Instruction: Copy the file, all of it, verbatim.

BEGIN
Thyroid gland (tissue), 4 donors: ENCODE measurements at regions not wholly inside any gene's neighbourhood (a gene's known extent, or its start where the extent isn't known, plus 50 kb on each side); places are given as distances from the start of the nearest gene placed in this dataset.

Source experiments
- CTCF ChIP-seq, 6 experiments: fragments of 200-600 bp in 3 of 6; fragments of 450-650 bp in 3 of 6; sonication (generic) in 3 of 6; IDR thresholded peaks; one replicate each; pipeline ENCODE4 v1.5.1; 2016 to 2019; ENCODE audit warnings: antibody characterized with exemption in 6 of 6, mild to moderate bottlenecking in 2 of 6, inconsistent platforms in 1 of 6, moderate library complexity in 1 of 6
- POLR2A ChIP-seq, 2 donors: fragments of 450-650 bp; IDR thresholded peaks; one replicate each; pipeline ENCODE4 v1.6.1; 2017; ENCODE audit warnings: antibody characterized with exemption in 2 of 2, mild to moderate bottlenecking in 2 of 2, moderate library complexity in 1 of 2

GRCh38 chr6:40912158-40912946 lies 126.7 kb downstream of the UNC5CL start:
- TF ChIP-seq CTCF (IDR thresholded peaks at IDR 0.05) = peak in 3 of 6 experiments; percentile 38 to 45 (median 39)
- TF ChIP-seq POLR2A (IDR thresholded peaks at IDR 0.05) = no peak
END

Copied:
Thyroid gland (tissue), 4 donors: ENCODE measurements at regions not wholly inside any gene's neighbourhood (a gene's known extent, or its start where the extent isn't known, plus 50 kb on each side); places are given as distances from the start of the nearest gene placed in this dataset.

Source experiments
- CTCF ChIP-seq, 6 experiments: fragments of 200-600 bp in 3 of 6; fragments of 450-650 bp in 3 of 6; sonication (generic) in 3 of 6; IDR thresholded peaks; one replicate each; pipeline ENCODE4 v1.5.1; 2016 to 2019; ENCODE audit warnings: antibody characterized with exemption in 6 of 6, mild to moderate bottlenecking in 2 of 6, inconsistent platforms in 1 of 6, moderate library complexity in 1 of 6
- POLR2A ChIP-seq, 2 donors: fragments of 450-650 bp; IDR thresholded peaks; one replicate each; pipeline ENCODE4 v1.6.1; 2017; ENCODE audit warnings: antibody characterized with exemption in 2 of 2, mild to moderate bottlenecking in 2 of 2, moderate library complexity in 1 of 2

GRCh38 chr6:40912158-40912946 lies 126.7 kb downstream of the UNC5CL start:
- TF ChIP-seq CTCF (IDR thresholded peaks at IDR 0.05) = peak in 3 of 6 experiments; percentile 38 to 45 (median 39)
- TF ChIP-seq POLR2A (IDR thresholded peaks at IDR 0.05) = no peak